PI3Kgamma modulates the cardiac response to chronic pressure overload by distinct kinase-dependent and -independent effects.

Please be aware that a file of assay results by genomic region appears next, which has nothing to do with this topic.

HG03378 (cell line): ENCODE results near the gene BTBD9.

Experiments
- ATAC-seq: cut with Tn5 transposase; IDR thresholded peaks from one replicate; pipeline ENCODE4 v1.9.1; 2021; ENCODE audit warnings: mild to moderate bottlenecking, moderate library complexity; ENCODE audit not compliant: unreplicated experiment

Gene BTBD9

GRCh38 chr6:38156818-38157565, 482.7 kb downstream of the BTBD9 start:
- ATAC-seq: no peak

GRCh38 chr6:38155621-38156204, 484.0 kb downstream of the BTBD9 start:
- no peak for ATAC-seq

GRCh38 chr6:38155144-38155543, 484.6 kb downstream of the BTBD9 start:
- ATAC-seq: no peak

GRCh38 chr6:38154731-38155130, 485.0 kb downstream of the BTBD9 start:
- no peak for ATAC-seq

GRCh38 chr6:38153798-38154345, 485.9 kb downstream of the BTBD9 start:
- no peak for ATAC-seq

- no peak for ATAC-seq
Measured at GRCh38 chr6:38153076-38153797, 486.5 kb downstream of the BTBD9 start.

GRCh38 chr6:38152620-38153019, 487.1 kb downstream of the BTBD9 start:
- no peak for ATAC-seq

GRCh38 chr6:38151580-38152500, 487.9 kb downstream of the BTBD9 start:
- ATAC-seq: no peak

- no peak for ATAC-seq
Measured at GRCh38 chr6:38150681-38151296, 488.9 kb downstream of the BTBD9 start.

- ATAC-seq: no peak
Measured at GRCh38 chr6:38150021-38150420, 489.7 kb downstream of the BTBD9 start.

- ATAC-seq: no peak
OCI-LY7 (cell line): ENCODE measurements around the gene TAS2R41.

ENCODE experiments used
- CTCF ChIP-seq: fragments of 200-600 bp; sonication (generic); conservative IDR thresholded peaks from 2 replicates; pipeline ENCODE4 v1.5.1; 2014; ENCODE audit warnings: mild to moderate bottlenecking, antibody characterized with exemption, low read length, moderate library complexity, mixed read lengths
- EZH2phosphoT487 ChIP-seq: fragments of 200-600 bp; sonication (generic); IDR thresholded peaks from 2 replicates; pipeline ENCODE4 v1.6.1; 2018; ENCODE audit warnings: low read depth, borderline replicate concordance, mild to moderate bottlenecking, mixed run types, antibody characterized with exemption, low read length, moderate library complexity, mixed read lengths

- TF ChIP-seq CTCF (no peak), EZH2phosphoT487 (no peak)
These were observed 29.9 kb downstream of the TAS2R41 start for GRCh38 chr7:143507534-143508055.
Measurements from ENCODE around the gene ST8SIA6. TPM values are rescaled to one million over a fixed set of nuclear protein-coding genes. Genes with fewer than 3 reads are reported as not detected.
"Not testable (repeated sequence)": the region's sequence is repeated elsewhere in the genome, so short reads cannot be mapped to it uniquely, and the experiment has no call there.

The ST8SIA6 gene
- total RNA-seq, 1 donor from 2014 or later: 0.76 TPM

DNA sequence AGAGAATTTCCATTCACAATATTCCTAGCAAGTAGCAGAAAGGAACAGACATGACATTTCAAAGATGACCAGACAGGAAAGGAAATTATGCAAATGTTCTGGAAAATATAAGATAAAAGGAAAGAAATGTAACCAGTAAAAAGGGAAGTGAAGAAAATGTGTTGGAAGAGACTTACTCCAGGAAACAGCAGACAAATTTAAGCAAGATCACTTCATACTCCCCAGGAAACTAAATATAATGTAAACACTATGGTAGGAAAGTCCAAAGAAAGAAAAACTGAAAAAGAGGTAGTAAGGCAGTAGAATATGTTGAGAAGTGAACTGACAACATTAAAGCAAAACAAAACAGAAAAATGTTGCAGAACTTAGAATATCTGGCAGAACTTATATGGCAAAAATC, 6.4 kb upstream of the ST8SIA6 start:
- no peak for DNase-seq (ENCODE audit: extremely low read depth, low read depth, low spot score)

The G protein-coupled, receptor-activated phosphoinositide 3-kinase gamma (PI3Kgamma) mediates inflammatory responses and negatively controls cardiac contractility by reducing cAMP concentration. Here, we report that mice carrying a targeted mutation in the PI3Kgamma gene causing loss of kinase activity (PI3KgammaKD/KD) display reduced inflammatory reactions but no alterations in cardiac contractility. We show that, in PI3KgammaKD/KD hearts, cAMP levels are normal and that PI3Kgamma-deficient mice but not PI3KgammaKD/KD mice develop dramatic myocardial damage after chronic pressure overload induced by transverse aortic constriction (TAC). Finally, our data indicate that PI3Kgamma is an essential component of a complex controlling PDE3B phosphodiesterase-mediated cAMP destruction. Thus, cardiac PI3Kgamma participates in two distinct signaling pathways: a kinase-dependent activity that controls PKB/Akt as well as MAPK phosphorylation and contributes to TAC-induced cardiac remodeling, and a kinase-independent activity that relies on protein interactions to regulate PDE3B activity and negatively modulates cardiac contractility.